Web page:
News Bullets, someone call 911 Monday;

Today is the 68th anniversary of the bombing of Pearl Harbor, and I haven't seen a single news story about it. I haven't looked very hard though, so don't go yelling about how all of downtown is closed for a special ceremony at the World War II memorial. I'd know about that, since I seem to get a DC Alert text for every pothole discovered in this city. I am a little surprised a Control+F of CNN.com for "Pearl Harbor" yields nothing. Imagine in another 60 years when people forget about 9/11 being 9/11. Or 911 not being 9/11.

We had some snowfall on Saturday that amounted to nothing, thanks in part to our Obama-inspired flintiness. Here's a socializing tip: if you can't think of anything nice to say about someone, describe them as "flinty." For those wondering, the National Zoo is not flinty.

What's in the news?

Fires in the local news this weekend. A large fire destroyed an empty rowhome in the 1300 block of Oak Street, NW in Columbia Heights early Saturday. Nearby homes were evacuated, and some families were displaced. The house was reportedly undergoing renovations. I'm going to check with DCRA to see if there's any information on permits for the work. There was also a fire reported in the New South dorm at Georgetown University last night. Some students were displaced due to water damage from sprinkers.

Legal clinics are facing tight budgets, cuts. Offices providing free legal services in DC, Virginia and Maryland have been hard hit by the recession. Funding has dried up, while demand for non-criminal legal services (rent disputes, foreclosure, bankruptcy) have skyrocketed. Interestingly enough, the way free legal services are funding revolves around interest rates. From the Post:
At the heart of the problem are historically low interest rates. Legal aid societies nationwide rely on income generated through an arcane process linked to the federal rate, and "what's been good news for everyone else was a blow to us," said Susan Erlichman, executive director of the Maryland Legal Services Corp.
Seems like it might be time to rethink how legal services for the poor are funded. All criminal defendants are guaranteed the right to legal representation, but not for civil cases.

Metro banked on people discarding low-value farecards. Surprise, surprise, in a recession people are deciding not to waste money. Metro had banked on some $11 million in low-value farecards being thrown away and never redeemed. Since more riders are using Smartrip cards, Metro now only assumes 3% of purcahsed fares will be discarded. Previously that amount was 5%. I'm a little puzzled on why this even matters, though. Once a farecard is purchased what does it matter if it's used or not? Metro already has the revenue from the purchase. Someone out there with budget experience tell me why it matters if the card is redeemed.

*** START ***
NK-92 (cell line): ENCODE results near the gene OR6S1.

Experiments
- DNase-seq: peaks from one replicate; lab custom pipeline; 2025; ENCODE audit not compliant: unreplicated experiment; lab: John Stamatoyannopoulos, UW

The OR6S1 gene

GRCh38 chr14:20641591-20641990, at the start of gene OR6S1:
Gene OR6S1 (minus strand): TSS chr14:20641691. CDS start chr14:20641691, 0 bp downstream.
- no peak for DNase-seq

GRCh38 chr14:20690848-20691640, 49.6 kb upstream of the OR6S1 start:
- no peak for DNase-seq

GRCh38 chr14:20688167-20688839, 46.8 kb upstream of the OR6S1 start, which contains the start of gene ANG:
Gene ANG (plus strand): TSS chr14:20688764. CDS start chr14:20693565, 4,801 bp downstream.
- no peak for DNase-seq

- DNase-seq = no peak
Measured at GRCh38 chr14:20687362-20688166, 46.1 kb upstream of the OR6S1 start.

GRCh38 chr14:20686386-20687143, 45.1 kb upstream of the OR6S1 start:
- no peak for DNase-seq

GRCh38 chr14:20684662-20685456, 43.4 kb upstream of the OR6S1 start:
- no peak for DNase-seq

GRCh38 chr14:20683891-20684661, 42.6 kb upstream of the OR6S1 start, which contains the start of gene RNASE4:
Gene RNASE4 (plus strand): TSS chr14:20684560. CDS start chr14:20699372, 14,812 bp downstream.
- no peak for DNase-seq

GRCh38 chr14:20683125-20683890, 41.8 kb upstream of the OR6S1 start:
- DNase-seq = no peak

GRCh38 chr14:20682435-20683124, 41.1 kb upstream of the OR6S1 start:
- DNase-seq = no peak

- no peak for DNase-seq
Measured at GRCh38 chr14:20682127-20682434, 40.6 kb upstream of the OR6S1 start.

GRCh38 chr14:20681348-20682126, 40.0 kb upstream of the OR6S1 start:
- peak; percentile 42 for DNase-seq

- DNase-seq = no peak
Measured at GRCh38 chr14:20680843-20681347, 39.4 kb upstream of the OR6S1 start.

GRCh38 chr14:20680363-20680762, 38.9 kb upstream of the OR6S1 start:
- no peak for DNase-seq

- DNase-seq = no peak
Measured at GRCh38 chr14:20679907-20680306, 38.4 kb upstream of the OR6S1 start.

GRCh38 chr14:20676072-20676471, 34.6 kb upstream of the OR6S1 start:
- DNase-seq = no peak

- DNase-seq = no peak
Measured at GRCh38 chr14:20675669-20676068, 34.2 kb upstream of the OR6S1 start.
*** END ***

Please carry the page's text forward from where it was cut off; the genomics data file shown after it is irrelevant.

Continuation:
Protesters manage to crash Fenty's birthday bash. Mayor Fenty celebrated his 39th birthday with a fundraiser Saturday. Protesters gathered outside the what-would-have-been mayoral mansion, and some even manged to get inside. Chants of "one-term mayor" were heard at one point. I found this one bit to be interesting:
Most guests declined to comment, but Omar Nour of Columbia Heights said the protesters wouldn't dampen the party.

"I just support him in everything that he's been doing politically as well as -- you know -- other aspects."
Such as? Funneling money to his cronies? Or maybe he meant the triathlons.

Redskins almost play the spoiler, but then we screw that up. Yup. Best description I heard during the game was "that resembled less of a football play and more of a metaphor for health care reform."

Washington Post calls out Founding Farmers on their claims of being green. According to writer Jane Black, the eco-chic "farm to table" restaurant is making incorrect claims on their menu. Since DC is full of rabid food bloggers, I'm sure we'll hear more about this. We'll also likely hear a ton about how the Washington Post sucks, or something like that.


  1. Metro doesn't get to claim unused fare value as revenue until they're actually used (until then they are an unknown liability).

    Metro has a formula that worked for a while which assumed a certain amount of unused fare value was permanently lost or damaged. They were then able to claim it as revenue they could keep.

    Since people have been using Smartrip cards a lot more, they don't lose the farecards or have them damaged as much, so there's less permanently unusable farecards out there.

    Hope it helps.

  2. That makes sense. I wasn't sure at what point it was considered revenue, whether it was when you purchase the card or when you use it.

  3. No, that still doesn't make sense. That's still bullshit.